Petitioner testified before the Hearing Board panel that he stopped bribing people in 1979, three years before he was indicted, because he was sickened by such activity. He also testified that he stopped practicing law in 1982, shortly after he was indicted.

Petitioner was convicted of 15 counts of mail fraud and one count of racketeering based upon the payment of bribes to Erskine, Woodlock and Husty. The United States district court sentenced petitioner to a period of 30 days' imprisonment in a work release program, participation in psychiatric counseling, and five years' probation conditioned upon the performance of 500 hours of community service. Petitioner was also ordered to forfeit $51,874. The Seventh Circuit Court of Appeals affirmed petitioner's conviction but vacated and remanded the forfeiture order for further consideration. The United States Attorney's office did not pursue the case further. Probation was terminated in 1986 upon petitioner's motion.

Petitioner mainly fulfilled his community service obligation by working at the Center for Public Ministry (the Center) in Evanston, a shelter for the homeless. Petitioner worked the night shift, the only one of several hundred volunteers who was left in charge of the premises at night. Petitioner continues to do volunteer work for the Center although his community service obligation had been satisfied approximately a year after he started working at the Center. Petitioner started working for Phoenix Bond and Indemnity Company in May 1983, where he is presently employed. Petitioner's duties include appearing at the annual Cook County tax sale and bidding on delinquent property; making data base entries in order to maintain an inventory of those properties; dealing with the county clerk's office when it advises Phoenix Bond that redemption has been made on the properties and managing and rehabilitating company-owned properties.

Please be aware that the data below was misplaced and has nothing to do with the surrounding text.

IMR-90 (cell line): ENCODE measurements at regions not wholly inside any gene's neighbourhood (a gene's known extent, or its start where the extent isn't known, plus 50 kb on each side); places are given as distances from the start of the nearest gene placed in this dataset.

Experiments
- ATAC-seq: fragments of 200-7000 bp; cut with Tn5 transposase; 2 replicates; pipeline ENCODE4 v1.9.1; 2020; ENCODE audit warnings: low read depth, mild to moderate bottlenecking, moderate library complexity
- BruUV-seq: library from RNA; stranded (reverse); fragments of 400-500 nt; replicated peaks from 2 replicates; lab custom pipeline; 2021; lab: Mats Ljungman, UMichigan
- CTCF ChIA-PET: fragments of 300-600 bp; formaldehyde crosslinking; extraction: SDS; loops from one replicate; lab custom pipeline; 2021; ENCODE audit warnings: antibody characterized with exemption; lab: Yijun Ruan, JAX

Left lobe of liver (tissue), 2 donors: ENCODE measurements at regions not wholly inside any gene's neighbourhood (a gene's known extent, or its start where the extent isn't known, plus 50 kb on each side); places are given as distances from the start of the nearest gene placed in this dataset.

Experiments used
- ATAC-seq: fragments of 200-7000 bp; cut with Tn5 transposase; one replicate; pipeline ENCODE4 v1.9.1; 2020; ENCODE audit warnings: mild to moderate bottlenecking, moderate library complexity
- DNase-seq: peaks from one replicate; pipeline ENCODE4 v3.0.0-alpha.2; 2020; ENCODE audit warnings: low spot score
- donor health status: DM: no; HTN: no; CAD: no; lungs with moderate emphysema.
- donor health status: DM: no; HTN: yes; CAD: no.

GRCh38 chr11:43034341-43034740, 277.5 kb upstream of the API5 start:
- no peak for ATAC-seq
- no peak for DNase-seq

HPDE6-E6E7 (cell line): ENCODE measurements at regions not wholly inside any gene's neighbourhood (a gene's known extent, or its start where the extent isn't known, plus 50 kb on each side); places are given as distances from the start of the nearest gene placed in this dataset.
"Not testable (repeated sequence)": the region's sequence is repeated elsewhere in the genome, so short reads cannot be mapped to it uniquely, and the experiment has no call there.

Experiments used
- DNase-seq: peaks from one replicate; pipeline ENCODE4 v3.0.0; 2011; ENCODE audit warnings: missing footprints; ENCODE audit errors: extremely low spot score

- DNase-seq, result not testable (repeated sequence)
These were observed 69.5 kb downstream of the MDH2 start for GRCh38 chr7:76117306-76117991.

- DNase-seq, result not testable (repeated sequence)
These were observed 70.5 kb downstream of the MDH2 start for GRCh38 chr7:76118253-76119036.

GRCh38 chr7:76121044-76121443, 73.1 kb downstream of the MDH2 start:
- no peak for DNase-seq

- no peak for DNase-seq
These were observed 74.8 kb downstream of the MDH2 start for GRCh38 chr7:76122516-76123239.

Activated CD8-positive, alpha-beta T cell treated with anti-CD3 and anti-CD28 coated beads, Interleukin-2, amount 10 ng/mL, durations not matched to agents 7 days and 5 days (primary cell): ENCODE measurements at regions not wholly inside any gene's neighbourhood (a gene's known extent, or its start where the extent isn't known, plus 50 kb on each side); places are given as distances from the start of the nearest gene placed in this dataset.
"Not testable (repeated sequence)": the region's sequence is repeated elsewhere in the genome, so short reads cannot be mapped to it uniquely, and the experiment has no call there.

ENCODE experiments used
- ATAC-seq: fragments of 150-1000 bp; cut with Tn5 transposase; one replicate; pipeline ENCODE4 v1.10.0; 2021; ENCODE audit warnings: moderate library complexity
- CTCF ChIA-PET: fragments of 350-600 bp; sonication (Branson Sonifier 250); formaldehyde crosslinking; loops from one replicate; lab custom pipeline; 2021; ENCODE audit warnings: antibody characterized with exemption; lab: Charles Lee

Petitioner called four witnesses to testify on his behalf and testified himself before the hearing panel. Petitioner's first witness, Reverend Robert N. Lynn, an Episcopal clergyman, was the director of the Center while petitioner fulfilled his community service obligation. He testified that petitioner was the only one of several hundred volunteers who the staff felt could be trusted alone from 10 p.m. to 7 a.m. when the Center was open. He stated that he remains friends with petitioner even though he is no longer the director of the Center.

Dr. David Klass, a psychiatrist, testified next on petitioner's behalf. He stated that he had known petitioner as a personal friend for about 18 or 19 years. The doctor observed that after the indictment was handed down, petitioner's life was shattered and petitioner felt terribly guilty about what he had done. After petitioner's trial, petitioner began regular consultations with the doctor. These sessions were informal and occurred every two or three weeks over a course of about four years. Dr. Klass testified that in his professional opinion, petitioner's moral position had changed since petitioner's conviction as a result of petitioner's purposeful reexamination of his moral domain. Dr. Klass further noted that in response to petitioner's marriage and ...